The head of one of America’s biggest pension funds has vowed not to back down in his fight to force ExxonMobil to do more to combat climate change.

“We’re going to keep the pressure on Exxon,” said Thomas DiNapoli, the New York state comptroller who is responsible for the $210bn New York State Common Retirement Fund. He told FTfm: “If they want to stay in business long-term they need to change how they’re doing things.”

In April the Securities and Exchange Commission, the US regulator, upheld Exxon’s request that a proposition — that it should set targets for cutting greenhouse gas emissions — be kept off the ballot at its annual meeting on Wednesday.

Exxon, the country’s largest listed oil group, said it was already cutting emissions. It said the proposal backed by the New York fund and the Church Commissioners for England was an attempt to “micromanage the company”.

Mr DiNapoli said Exxon’s resistance was “very disheartening” but he added: “It doesn’t discourage us. We will keep coming back.”

The state of New York and the Church of England are backing renewed efforts to persuade the company to appoint an independent chairman, which they see as an alternative way to make the company do more about climate change.

They plan to oppose the appointment of the company’s board and have urged other shareholders to take “a strong voting stance”, which could include rejecting directors.

The proposal calling on Exxon to make the board chair an independent member was filed by the Kestrel Foundation.

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Darren Woods is Exxon’s chief executive and chairman. Combining the roles is common in the US but separating them is regarded as better corporate governance.

Exxon’s “inadequate responses to climate change . . . reflect in significant part a board that is not functioning effectively in the absence of an independent chairman,” the church and New York pension fund said in a filing to the SEC.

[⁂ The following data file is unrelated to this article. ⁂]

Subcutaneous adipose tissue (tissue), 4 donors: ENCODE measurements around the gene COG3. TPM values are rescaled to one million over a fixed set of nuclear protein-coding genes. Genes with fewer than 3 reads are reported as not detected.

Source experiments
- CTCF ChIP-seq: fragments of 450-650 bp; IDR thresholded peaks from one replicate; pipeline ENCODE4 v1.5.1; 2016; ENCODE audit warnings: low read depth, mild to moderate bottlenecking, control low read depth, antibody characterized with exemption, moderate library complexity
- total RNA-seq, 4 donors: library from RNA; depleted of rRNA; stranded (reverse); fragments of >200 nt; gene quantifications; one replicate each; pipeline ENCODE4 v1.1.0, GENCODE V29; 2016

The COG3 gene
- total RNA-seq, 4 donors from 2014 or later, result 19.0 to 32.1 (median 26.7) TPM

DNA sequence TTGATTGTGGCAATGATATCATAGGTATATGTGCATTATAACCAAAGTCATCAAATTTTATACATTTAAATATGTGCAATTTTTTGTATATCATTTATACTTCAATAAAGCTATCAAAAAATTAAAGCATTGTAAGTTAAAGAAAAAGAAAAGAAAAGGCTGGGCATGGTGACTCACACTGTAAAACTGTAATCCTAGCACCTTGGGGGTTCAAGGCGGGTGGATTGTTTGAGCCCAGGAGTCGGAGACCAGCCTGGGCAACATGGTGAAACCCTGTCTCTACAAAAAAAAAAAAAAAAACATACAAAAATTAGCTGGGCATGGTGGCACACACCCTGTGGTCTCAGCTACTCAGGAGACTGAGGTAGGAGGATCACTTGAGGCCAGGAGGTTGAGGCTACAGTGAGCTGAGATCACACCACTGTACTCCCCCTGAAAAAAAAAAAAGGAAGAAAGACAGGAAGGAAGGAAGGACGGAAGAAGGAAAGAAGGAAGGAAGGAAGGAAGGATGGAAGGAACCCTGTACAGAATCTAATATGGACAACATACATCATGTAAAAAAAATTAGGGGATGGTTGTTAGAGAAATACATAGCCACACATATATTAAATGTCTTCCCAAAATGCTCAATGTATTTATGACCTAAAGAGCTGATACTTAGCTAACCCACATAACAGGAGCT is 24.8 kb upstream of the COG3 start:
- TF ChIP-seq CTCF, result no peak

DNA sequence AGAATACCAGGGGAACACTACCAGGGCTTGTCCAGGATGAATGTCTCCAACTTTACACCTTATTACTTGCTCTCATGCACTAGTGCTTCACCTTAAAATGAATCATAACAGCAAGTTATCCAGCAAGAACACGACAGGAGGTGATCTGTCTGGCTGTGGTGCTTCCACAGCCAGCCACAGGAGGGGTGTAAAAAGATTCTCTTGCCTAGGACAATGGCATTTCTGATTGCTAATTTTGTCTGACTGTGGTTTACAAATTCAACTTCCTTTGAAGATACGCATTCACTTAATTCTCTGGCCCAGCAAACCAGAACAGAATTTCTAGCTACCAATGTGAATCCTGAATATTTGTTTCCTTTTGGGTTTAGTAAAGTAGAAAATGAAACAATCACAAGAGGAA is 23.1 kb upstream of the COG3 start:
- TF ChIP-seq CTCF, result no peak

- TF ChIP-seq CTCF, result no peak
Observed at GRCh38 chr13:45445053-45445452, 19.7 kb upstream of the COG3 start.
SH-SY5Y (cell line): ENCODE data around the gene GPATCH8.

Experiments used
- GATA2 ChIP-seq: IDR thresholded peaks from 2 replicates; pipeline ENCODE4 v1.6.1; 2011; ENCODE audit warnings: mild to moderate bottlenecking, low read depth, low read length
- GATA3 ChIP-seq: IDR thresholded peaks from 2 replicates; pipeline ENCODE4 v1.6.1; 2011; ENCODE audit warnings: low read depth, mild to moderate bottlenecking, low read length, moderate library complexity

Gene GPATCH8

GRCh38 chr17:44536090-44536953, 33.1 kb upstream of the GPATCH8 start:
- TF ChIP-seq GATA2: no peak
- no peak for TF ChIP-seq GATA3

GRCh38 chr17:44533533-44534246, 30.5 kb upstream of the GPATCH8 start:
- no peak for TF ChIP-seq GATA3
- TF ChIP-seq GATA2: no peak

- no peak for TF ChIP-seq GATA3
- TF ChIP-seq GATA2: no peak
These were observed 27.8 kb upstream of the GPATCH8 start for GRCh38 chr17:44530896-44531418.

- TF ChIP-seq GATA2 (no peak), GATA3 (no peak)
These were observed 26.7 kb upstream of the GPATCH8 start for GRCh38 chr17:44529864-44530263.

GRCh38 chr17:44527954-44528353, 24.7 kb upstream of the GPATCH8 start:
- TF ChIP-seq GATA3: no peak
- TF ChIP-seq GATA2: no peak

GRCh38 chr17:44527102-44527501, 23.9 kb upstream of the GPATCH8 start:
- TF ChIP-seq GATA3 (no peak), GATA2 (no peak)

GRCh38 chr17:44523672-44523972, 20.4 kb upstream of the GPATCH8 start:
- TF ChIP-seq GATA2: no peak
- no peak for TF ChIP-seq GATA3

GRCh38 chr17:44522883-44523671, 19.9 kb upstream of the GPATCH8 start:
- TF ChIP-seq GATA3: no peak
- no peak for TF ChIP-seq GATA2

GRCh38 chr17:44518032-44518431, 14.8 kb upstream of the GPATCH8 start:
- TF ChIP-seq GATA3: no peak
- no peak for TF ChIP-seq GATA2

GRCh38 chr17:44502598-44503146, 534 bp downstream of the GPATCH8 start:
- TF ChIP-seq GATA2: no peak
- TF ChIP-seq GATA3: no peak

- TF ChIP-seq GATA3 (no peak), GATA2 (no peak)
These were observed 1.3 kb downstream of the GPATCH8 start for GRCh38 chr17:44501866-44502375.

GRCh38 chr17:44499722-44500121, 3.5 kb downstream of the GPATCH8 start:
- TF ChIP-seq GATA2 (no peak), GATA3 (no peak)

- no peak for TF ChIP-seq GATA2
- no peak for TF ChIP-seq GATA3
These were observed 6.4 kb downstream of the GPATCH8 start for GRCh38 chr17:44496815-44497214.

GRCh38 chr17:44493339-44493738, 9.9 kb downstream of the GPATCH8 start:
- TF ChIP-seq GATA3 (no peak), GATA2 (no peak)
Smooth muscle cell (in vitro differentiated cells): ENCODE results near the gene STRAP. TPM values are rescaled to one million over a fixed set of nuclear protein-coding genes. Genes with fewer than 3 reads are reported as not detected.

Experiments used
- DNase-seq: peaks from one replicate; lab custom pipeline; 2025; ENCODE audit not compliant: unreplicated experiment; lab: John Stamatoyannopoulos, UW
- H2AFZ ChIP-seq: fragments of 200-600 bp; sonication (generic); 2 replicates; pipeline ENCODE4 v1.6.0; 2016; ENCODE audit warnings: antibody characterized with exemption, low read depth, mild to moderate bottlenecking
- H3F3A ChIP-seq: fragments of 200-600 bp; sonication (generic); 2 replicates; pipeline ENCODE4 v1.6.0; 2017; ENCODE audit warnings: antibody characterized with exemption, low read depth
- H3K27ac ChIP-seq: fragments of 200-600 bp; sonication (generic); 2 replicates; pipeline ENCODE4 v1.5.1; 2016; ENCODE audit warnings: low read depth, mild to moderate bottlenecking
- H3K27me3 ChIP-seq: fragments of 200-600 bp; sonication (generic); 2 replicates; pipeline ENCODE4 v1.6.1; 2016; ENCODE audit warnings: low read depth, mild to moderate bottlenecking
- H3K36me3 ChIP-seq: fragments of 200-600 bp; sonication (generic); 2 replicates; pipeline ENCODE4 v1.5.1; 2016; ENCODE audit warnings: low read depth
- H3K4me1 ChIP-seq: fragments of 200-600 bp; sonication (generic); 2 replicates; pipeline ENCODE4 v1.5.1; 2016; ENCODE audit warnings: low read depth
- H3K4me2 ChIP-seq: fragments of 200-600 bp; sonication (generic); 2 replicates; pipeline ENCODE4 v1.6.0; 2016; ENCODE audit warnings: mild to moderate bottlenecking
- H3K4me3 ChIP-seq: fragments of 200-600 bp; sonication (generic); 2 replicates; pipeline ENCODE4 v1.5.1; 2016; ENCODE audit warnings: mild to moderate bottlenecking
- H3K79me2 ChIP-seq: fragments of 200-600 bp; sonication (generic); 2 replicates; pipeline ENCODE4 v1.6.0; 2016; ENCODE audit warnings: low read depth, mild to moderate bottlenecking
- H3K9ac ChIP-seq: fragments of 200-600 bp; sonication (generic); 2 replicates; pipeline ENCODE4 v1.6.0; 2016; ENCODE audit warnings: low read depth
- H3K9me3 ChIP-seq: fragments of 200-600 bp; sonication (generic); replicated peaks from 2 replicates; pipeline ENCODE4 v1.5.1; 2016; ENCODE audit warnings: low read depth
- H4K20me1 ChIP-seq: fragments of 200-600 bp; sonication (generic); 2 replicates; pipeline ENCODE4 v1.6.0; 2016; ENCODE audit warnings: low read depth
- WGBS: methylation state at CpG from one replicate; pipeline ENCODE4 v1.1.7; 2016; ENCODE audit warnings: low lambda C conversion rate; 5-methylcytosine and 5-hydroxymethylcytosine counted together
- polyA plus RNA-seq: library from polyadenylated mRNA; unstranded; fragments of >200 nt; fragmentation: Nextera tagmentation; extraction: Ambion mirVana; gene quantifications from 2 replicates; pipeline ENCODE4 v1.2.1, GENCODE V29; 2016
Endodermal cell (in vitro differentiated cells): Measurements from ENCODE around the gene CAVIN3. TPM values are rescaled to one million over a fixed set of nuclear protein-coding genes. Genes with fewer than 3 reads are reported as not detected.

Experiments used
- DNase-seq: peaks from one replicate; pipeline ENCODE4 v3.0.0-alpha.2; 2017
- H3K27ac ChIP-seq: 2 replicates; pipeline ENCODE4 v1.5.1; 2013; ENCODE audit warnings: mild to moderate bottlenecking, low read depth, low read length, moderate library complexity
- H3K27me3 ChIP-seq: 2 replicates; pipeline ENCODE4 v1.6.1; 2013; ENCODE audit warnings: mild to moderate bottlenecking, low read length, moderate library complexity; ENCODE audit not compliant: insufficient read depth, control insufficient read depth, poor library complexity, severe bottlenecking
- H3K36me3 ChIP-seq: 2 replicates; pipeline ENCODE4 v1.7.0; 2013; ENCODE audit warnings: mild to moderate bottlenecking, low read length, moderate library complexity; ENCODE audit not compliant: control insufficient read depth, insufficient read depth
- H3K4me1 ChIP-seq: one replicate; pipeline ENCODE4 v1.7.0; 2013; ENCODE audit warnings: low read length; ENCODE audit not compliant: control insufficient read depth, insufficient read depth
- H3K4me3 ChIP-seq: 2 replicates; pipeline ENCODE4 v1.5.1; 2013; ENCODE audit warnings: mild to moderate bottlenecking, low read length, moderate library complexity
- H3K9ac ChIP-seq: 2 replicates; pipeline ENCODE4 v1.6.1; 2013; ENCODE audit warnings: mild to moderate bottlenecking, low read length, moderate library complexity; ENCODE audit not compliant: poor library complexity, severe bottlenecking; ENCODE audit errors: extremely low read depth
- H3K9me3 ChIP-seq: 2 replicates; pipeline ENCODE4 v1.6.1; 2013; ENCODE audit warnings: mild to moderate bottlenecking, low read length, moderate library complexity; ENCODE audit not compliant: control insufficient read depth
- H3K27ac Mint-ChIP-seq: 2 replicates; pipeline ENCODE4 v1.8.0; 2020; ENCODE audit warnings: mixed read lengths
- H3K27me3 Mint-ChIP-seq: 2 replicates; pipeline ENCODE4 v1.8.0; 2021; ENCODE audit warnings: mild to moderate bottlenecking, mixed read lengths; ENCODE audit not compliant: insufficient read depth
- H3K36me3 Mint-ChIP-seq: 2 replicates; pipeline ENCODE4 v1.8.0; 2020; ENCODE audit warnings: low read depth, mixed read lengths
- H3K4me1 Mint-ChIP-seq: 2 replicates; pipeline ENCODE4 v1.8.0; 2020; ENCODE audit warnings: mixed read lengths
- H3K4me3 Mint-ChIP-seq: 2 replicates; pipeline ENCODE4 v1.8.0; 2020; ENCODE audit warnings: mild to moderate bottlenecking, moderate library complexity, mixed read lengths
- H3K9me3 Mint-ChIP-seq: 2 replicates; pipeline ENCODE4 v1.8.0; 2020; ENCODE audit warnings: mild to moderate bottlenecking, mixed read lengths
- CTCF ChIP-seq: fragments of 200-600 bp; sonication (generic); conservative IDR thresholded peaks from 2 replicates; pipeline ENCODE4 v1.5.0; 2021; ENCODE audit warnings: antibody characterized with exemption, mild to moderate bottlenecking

The 2015 Paris agreement on climate change, which aims to keep the increase in global average temperature to below 2C when compared with pre-industrial levels, has galvanised investors to push investees to tackle climate change.

Royal Dutch Shell this year agreed to set carbon emissions targets and link these to executive pay after pressure from shareholders including the Church of England and Robeco, the Dutch asset manager.

BP has agreed to disclose how its spending plans, emissions policies and broader business strategy align with the Paris agreement.

US President Donald Trump has consistently shown scepticism about man-made climate change and has said he would pull the country out of the Paris agreement. His administration has focused on cutting environmental protection rules and exploring ways to revive the coal industry.

Mr DiNapoli, who praised Shell’s decision to link climate change action to executive pay, said the world was changing.

“Trump may give a sense of comfort. To me that’s not the reality,” he said. “The global economy is moving towards complying with Paris. We can’t be left out of that.”

He added: “The European energy companies get it. [Exxon] need to look to their peers.”

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Exxon declined to comment. The group has pledged up to $100m over the next 10 years to US government laboratories to research technologies that could cut greenhouse gas emissions. At $10m a year the amount is less than 1 per cent of Exxon’s research and development budget of $1.12bn last year.



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